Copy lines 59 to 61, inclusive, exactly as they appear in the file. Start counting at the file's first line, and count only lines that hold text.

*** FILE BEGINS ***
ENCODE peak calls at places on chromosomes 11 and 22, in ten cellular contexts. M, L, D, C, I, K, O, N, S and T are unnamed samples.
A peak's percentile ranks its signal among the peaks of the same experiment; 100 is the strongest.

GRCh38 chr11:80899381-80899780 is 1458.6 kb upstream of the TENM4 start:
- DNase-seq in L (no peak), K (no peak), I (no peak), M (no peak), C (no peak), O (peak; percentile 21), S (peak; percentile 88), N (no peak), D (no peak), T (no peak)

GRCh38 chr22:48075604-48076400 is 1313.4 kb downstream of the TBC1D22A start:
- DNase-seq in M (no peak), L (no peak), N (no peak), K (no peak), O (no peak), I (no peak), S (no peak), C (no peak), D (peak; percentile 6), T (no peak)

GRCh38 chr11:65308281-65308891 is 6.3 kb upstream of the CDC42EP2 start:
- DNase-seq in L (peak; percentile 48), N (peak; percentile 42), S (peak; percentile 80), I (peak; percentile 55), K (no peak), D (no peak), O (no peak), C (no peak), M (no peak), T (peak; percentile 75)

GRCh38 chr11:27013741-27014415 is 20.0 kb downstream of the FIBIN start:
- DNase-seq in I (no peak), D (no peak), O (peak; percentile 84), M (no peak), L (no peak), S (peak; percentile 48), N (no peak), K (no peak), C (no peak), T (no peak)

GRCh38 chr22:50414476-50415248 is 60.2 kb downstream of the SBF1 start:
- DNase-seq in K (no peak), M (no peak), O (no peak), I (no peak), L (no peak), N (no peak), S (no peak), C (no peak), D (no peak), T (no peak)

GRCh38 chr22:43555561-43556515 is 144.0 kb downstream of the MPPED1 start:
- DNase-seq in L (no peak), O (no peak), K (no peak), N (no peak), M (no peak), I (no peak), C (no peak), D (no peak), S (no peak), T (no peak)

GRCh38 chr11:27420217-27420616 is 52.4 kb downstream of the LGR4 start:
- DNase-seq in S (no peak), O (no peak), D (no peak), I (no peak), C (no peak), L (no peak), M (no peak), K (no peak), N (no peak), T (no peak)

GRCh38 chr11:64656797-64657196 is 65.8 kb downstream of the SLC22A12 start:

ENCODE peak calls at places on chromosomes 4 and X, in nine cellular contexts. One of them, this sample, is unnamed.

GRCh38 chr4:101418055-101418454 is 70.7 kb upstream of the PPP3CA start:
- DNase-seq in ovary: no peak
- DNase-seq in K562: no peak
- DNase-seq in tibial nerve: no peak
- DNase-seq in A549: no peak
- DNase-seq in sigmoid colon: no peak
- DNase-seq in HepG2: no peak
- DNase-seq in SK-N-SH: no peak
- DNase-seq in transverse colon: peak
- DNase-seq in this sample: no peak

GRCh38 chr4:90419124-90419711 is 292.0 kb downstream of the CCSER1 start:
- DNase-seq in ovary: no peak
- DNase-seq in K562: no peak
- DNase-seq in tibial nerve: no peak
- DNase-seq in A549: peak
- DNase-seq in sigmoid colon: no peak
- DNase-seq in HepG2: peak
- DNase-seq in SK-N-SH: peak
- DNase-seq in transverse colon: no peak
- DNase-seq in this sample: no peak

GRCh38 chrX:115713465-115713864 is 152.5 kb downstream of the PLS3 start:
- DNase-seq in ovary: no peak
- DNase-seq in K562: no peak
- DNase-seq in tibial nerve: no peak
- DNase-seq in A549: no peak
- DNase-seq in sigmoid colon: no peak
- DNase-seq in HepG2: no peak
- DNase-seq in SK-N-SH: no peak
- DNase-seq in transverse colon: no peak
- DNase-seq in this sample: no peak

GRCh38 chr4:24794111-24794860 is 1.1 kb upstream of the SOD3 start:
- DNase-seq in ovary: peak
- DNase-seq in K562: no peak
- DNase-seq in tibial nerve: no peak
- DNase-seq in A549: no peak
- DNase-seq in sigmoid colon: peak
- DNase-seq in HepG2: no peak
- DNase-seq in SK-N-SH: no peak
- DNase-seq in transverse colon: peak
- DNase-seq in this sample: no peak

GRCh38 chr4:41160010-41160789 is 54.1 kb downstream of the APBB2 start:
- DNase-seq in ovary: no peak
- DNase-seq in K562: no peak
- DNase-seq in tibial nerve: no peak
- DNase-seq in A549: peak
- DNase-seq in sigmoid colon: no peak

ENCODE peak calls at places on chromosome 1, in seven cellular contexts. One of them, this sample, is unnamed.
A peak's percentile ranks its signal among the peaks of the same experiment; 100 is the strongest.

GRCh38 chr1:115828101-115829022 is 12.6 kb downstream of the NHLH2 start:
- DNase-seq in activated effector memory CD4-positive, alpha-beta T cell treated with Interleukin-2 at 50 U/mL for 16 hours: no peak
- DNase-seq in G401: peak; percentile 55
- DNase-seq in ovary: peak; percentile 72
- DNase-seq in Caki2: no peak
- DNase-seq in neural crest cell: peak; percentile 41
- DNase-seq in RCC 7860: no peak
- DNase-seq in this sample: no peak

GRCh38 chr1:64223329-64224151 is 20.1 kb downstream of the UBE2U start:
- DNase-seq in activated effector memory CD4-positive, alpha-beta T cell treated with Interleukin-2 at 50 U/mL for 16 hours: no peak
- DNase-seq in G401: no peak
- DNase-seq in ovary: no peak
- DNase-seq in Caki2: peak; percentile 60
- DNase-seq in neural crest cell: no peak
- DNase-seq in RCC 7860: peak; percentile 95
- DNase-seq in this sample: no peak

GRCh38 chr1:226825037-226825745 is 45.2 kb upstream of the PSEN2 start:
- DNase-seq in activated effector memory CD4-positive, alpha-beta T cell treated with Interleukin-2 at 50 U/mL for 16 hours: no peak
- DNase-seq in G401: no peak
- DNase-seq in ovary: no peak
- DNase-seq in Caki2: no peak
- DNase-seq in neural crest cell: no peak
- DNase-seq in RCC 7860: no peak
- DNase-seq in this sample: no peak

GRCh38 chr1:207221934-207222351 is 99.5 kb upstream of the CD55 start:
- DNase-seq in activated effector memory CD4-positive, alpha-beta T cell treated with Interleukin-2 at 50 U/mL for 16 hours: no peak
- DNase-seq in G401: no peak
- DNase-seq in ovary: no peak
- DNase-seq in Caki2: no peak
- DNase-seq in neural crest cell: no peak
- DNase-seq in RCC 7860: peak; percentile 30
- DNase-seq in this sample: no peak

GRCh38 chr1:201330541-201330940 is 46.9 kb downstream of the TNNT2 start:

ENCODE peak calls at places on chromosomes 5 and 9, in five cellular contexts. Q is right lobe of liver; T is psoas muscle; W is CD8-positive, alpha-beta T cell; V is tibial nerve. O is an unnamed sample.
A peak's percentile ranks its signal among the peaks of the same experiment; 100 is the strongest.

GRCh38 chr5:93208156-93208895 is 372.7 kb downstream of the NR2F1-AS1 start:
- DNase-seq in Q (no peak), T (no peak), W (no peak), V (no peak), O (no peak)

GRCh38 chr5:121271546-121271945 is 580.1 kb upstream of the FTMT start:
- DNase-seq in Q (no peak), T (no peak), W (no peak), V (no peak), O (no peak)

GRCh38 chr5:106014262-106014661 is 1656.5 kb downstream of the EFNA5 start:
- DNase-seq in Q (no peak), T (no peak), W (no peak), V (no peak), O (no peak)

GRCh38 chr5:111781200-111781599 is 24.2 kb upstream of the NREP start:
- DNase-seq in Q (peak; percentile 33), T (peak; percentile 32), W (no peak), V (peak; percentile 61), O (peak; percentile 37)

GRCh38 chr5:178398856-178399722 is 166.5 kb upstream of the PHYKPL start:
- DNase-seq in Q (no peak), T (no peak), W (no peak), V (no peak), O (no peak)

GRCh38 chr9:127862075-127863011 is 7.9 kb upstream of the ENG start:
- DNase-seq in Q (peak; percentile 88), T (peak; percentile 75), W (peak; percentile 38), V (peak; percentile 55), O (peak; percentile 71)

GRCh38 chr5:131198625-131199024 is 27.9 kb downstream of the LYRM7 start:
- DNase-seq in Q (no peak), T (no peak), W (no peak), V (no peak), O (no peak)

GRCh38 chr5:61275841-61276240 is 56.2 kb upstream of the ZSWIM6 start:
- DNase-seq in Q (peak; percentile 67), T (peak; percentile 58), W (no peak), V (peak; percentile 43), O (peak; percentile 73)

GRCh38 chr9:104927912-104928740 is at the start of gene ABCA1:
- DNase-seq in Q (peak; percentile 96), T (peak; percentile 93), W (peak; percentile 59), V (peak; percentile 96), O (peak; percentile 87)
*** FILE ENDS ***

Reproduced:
GRCh38 chr4:41160010-41160789 is 54.1 kb downstream of the APBB2 start:
- DNase-seq in ovary: no peak
- DNase-seq in K562: no peak